Skip to comments.Letter from Joseph Cardinal Ratzinger to Anglicans opposed to gay bishop
Posted on 04/19/2005 10:39:05 AM PDT by churchillbuff
click here to read article
Welcome Home....you will find all the answers to all your questions, comfort and joy, too!!
I am jealous that your Church bells rang for an hour!! How fabulous!!!
Gosh, I have a seagull sculpture on my dashboard. Crickets you know. Maybe I can have an artist make one for you.:)
Welcome to the flock! :-)
Do you think we'll see in the next few years a reconciliation with the Church of England and conservative Episcopalians? I'd love to see out bretheren come back to the fold!
"I have a problem with anything doctrinal that is outside the bounds of logical interpretation of the New Testament."
And you got this doctrine of the supremacy of the New Testament uber alles from...?
(It's certainly not in the New Testament.)
Like say a church council that decided on the canon of the Bible?
I dont consult the New Testament for economics, just for theological purposes. My faith dictates that I follow the Bible. I am sorry I cannot say the same about yours.
Yes, that is where you and I might get the notion that the New Testament is important (not, however, supreme. A Church Council tells us that Old Testament plus New Testament plus the Holy Traditions of the Church are all the Catholic faith, and not that the New Testament stands alone as the supreme authority or its own interpreter).
But econ grad does not accept the authority of any Church Council or anything else from our idolatrous Church (according to him).
Instead, he has blankly asserted the authority of the New Testament as the interpreter for everything else.
Sure, a Catholic like you, or me, would say that the New Testament has the books it has, and has the authority it has, because the Church canonized it and faithfully separated out the wheat from the chaff, so that we only got the Inspired Word of God there. But the authority for the New Testament then still reposes upon the Teaching Authority of the Church.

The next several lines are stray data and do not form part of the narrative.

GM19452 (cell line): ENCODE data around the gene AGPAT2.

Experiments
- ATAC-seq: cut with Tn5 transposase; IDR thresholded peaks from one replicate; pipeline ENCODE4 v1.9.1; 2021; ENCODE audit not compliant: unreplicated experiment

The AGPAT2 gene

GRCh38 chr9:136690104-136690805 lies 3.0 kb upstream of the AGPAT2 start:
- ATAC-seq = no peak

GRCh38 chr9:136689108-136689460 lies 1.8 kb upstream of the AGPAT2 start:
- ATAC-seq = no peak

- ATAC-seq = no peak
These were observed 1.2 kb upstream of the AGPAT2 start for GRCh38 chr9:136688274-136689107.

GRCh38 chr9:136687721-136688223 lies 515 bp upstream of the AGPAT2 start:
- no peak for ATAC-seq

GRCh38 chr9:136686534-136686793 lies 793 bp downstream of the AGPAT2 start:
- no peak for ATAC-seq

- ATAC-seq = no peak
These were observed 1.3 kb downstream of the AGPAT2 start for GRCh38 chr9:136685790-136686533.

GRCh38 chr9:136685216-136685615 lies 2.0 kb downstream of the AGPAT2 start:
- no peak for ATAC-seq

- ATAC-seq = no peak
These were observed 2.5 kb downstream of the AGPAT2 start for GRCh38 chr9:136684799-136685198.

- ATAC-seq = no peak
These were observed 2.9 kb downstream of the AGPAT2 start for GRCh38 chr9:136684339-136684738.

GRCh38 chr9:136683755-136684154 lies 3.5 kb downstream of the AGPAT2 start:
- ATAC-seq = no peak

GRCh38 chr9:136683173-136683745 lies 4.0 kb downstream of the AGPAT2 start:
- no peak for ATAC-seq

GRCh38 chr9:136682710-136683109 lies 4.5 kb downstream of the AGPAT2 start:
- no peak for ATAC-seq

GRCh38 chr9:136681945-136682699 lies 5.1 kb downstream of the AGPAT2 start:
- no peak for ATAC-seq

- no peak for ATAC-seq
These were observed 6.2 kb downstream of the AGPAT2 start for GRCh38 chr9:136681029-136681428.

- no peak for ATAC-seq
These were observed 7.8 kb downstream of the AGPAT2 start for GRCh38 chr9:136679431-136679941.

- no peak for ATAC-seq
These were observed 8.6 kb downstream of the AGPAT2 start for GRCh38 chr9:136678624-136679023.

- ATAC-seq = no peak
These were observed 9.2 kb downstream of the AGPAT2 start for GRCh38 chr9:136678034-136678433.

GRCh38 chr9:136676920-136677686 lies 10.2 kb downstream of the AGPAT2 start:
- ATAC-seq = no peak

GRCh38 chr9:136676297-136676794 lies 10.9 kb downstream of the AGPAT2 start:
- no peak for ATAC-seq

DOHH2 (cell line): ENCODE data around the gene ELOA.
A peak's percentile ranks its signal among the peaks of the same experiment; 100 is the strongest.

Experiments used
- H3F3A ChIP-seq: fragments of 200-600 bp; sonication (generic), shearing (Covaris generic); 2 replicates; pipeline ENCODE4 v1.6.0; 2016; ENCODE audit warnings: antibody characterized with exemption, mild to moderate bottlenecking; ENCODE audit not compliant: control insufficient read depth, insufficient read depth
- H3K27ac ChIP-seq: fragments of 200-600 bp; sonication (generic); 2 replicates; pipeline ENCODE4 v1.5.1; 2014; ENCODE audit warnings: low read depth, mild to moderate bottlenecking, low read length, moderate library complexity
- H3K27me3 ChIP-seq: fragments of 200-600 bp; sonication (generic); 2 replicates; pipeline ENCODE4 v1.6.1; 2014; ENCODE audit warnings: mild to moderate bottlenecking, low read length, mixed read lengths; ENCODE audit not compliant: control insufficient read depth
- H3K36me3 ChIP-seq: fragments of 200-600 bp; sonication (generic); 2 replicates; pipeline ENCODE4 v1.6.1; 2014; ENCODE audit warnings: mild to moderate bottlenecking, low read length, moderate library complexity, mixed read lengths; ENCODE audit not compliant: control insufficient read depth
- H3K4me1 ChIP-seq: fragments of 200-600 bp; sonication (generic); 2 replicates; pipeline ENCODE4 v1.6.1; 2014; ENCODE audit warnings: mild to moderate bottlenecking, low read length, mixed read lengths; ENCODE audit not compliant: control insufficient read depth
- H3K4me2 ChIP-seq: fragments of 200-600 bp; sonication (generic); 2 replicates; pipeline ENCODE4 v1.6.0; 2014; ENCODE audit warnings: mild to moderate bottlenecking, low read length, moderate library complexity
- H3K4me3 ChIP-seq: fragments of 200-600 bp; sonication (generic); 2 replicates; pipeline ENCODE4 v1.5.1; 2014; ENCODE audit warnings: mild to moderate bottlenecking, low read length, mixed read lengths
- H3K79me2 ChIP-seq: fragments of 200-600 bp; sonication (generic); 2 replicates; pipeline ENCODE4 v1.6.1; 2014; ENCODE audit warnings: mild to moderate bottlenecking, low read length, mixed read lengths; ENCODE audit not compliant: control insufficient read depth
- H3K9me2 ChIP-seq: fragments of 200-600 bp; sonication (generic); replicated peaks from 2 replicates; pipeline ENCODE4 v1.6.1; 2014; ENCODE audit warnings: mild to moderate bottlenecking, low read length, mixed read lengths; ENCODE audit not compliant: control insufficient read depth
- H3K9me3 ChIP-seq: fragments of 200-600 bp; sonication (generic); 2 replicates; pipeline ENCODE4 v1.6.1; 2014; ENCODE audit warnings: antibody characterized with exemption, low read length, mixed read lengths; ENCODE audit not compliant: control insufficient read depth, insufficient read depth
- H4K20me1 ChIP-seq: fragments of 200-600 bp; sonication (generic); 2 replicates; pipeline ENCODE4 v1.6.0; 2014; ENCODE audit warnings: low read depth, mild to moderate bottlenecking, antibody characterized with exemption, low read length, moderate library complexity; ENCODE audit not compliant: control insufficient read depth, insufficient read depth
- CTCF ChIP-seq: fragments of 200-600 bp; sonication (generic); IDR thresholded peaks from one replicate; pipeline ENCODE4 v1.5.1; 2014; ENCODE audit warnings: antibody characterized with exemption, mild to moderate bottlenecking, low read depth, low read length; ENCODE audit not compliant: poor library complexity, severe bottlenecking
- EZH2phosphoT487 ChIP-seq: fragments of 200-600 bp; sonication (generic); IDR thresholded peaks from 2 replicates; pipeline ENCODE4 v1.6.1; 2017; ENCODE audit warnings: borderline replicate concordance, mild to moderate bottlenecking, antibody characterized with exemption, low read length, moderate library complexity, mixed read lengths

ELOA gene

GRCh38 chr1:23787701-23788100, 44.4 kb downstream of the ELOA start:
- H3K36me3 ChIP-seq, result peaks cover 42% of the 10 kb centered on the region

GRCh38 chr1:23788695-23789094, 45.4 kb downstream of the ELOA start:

Econ grad says there is no such thing.
And he says that he knows that because of the New Testament.
I want to know where in the New Testament it refers to the New Testament, or to any particular canon of Scripture, and where it says that the New Testament is to be used as the sole and final authority.
Of course I know that the answer is IT DOESN'T.
But I didn't assert it did.
So, I want the quote, chapter and verse, in the New Testament that says he should use it like that.
When he cannot produce said quote, I will point to his silence as evidence of the failure of his logic. IF the New Testament could be used like that, on its own terms, then there would be a foundational edifice. But it can't be. The New Testament's authority reposes on tradition. It's part of the Tradition, not apart from it.
He denies that.
I want to see the proof texts for the authority he claims.
Since there aren't any, he's making up authority, which comes down to "I believe what I want to believe".
To which the only possible response is "Gee, that's nice. Why should I follow you down that path?"
"My faith dictates that I follow the Bible. I am sorry I cannot say the same about yours."
But what is the authority for that faith?
Your faith is a tradition.
You are following a tradition.
I am asking you to show me the basis of authority for your tradition.
You say "The New Testament". But the New Testament does not refer to the New Testament. Sometimes it refers to the Old Testament.
So, where do you get the authority, in the New Testament, for asserting that your interpretation of the New Testament is the proper basis for faith?
Official photographic portraits of the Holy Father's two immediate predecessors:
I am not arguing history here, but faith. My faith dictates that I follow the words of the Bible, not the Council of Chalcedon 500 years into the modern era. Give me a break.
"Am giving up on the US Episcopal church, and am going to convert to the Roman Catholic church."